Friday, 18 July 2014

On 18:05 by Victoria Stanham in ,    No comments

“I’ve got a slumping habit.”

That sentence is missing some information.

A habit is a pre-set response to a specific stimulus. Slumping your spine is a response you’re giving to what stimulus?

What is this stimulus? Why did you slump the first time? Was it a physical (pain) or emotional-mental (fear) stimulus?

Perhaps the original stimulus is no longer there at all.

But, from that first time you used curving your spine as a response, to the present day, you’ve repeated the gesture so many times, that is has re-calibrated your inner compass, and your “feeling” of being “straight”, your inner map of having the bones of your skeleton aligned, has nothing to do with what true alignment really looks like.

Whenever, and for whichever reason (esthetic, pain, functional), you decide to return yourself to a truer sense of alignment, your first big challenge is going to be re-calibrating this “body compass”.

Why is this a challenge? Well, because the new alignment will “feel wrong”. Even though it will be more comfortable, lighter on your joints, and coupled with a wonderful sense of occupying all your available space, it will just not feel like the “real-you” at first.

¿How can you re-calibrate this inner sense of alignment?

You’ll need 2 things.

1. Someone or something outside of you that can give you necessary feedback for the re-calibration of your compass.

2. Application and experimentation in your daily life of your discoveries.

External feedback: If your feelings are off-target, then you cannot trust 100% in what they are telling you… That is, you cannot trust your interpretation of the info they are giving you. You need to learn how to more accurately interpret the sensory feedback you are getting.

If you have ample time, patience, and the soul of a detective-scientist, a mirror may be all you ever need. Mr. F.M. Alexander went that way, and that is how we have the Alexander Technique nowadays.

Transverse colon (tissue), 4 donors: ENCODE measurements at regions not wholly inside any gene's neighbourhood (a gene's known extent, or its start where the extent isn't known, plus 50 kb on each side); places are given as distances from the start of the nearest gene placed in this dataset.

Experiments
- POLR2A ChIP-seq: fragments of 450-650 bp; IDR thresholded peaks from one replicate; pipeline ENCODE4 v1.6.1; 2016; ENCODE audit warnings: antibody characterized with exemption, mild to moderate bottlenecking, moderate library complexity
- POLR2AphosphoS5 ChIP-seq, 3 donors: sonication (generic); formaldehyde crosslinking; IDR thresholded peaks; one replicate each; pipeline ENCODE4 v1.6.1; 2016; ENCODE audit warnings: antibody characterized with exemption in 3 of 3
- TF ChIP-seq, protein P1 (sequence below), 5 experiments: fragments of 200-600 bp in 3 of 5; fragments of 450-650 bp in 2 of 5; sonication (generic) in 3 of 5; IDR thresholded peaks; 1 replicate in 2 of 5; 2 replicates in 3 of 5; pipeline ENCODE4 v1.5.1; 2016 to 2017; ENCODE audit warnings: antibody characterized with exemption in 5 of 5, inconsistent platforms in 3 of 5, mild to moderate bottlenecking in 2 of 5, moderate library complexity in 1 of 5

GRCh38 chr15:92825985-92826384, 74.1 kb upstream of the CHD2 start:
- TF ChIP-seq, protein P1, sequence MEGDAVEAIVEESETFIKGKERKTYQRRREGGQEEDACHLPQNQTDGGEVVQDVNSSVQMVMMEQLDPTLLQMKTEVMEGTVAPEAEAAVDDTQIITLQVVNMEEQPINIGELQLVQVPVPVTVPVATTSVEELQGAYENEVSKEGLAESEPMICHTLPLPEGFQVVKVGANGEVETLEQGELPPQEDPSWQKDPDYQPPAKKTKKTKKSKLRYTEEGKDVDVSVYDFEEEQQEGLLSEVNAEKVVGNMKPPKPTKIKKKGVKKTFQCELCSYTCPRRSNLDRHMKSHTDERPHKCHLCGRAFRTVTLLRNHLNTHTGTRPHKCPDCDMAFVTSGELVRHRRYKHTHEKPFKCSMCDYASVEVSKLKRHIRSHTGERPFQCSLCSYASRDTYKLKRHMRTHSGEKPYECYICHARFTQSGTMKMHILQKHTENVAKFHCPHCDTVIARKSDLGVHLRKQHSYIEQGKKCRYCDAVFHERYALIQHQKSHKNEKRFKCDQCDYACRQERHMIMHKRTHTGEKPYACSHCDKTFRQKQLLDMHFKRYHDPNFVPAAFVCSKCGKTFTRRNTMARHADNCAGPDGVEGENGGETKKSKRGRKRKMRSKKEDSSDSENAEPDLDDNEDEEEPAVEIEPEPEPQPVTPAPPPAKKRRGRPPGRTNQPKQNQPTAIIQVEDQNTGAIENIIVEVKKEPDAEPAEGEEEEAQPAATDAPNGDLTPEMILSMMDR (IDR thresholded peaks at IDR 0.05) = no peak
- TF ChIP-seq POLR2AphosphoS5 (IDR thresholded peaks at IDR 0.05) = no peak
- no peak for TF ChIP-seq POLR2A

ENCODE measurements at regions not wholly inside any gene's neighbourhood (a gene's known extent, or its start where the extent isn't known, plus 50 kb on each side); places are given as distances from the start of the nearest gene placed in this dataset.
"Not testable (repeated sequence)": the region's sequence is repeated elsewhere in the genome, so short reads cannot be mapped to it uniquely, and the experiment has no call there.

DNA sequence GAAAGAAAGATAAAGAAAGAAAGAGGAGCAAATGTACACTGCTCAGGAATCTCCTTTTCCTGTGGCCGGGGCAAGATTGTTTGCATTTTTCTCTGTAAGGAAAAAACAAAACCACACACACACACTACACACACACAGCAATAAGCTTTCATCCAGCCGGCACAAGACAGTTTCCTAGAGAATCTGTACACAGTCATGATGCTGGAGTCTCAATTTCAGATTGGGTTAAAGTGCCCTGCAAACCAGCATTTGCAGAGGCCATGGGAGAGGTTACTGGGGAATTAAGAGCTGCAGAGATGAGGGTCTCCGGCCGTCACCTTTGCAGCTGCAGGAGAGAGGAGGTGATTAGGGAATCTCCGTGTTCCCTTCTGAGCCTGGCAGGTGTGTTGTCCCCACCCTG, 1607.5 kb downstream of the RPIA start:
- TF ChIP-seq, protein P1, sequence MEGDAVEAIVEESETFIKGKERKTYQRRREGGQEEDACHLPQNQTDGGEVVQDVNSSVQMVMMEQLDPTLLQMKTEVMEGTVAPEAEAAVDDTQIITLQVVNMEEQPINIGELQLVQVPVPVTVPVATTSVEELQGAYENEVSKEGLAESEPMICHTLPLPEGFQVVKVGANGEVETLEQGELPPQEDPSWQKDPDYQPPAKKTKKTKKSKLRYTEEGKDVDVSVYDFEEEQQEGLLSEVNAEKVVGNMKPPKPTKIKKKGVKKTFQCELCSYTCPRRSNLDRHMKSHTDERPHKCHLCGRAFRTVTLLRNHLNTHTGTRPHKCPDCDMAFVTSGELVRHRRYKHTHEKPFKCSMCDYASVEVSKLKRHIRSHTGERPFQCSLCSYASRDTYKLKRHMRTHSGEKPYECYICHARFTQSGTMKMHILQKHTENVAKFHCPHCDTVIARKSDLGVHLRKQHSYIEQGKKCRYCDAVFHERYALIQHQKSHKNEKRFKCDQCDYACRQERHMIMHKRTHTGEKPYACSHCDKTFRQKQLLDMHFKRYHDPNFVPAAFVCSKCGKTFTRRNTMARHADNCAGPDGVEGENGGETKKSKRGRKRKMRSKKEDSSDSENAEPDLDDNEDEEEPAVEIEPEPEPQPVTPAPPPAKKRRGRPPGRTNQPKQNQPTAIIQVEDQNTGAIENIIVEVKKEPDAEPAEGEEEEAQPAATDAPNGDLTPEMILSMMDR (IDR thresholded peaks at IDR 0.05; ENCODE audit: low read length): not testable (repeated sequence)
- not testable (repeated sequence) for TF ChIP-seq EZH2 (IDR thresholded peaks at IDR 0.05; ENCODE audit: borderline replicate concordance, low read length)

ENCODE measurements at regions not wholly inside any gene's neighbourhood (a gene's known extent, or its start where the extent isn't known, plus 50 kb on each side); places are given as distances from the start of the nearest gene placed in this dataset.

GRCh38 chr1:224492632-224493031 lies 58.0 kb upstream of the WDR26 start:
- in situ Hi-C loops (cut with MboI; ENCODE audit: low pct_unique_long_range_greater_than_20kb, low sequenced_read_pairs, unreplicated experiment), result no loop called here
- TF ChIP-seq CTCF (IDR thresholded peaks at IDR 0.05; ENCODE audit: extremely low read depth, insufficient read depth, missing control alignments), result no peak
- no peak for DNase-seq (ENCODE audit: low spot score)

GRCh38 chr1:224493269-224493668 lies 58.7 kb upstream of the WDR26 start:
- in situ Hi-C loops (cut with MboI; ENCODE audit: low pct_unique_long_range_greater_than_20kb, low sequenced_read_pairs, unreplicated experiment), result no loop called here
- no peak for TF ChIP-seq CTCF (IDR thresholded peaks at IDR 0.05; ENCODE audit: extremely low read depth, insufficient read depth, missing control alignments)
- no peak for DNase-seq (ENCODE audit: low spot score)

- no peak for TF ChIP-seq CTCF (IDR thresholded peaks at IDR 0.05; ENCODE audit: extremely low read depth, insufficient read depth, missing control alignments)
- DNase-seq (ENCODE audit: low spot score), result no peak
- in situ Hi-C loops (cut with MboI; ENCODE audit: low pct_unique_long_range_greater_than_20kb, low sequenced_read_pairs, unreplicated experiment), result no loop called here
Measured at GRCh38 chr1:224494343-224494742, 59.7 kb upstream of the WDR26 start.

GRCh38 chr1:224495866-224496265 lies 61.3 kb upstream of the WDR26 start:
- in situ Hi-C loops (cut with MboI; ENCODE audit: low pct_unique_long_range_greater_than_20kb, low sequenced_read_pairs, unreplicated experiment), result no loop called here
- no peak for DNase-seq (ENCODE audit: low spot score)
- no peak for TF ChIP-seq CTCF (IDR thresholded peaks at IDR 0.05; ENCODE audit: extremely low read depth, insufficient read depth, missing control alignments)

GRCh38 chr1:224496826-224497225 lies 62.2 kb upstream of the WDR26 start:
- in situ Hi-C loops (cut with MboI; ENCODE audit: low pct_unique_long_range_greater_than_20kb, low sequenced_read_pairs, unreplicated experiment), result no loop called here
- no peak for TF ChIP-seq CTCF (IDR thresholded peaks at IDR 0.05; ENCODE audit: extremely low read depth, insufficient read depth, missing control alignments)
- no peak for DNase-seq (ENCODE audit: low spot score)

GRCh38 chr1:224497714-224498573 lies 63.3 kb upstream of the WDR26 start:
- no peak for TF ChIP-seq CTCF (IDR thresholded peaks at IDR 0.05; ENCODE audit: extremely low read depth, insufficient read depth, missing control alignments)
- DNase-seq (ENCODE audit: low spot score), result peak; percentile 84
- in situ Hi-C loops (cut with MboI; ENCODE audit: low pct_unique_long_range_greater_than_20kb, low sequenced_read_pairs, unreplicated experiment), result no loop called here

But if you are lacking that Victorian discipline, then the quickest and more practical alternative is to get yourself a teacher. The best part about getting some outside help from a teacher is that you have more avenues of feedback than the purely visual feedback a mirror offers.

A teacher can also give you:

a) bodily information through touch and movement;
b) aural information through the use of sounds and voice;
c) conceptual information through anatomy, philosophy, physics or any other body of knowledge, that can help you organize your ideas about your body, your balance and your movement.

Experimentation: Habits are strong and it is difficult to realize that we’re using them constantly. If you are decided to work on your posture and alignment, and you already have new feedbakc to work with, you need to start using it in self-observation.
Your answers will come in 3 stages.

First: You won’t even realize that you are slumping until something external to your bodily calibration tells you (a mirror, a crick in your neck, a reminder on your phone to check your posture). The impulse that leads you to slumping is still happening outside your conscious awareness.

Do not despair. The good thing is that you are becoming aware on a daily basis of how much you slump, and now you have the tools to do something about it. Give yourself your directions, re-align your structure, give yourself some space. Repeat this as many times as you are able to remember throughout the day.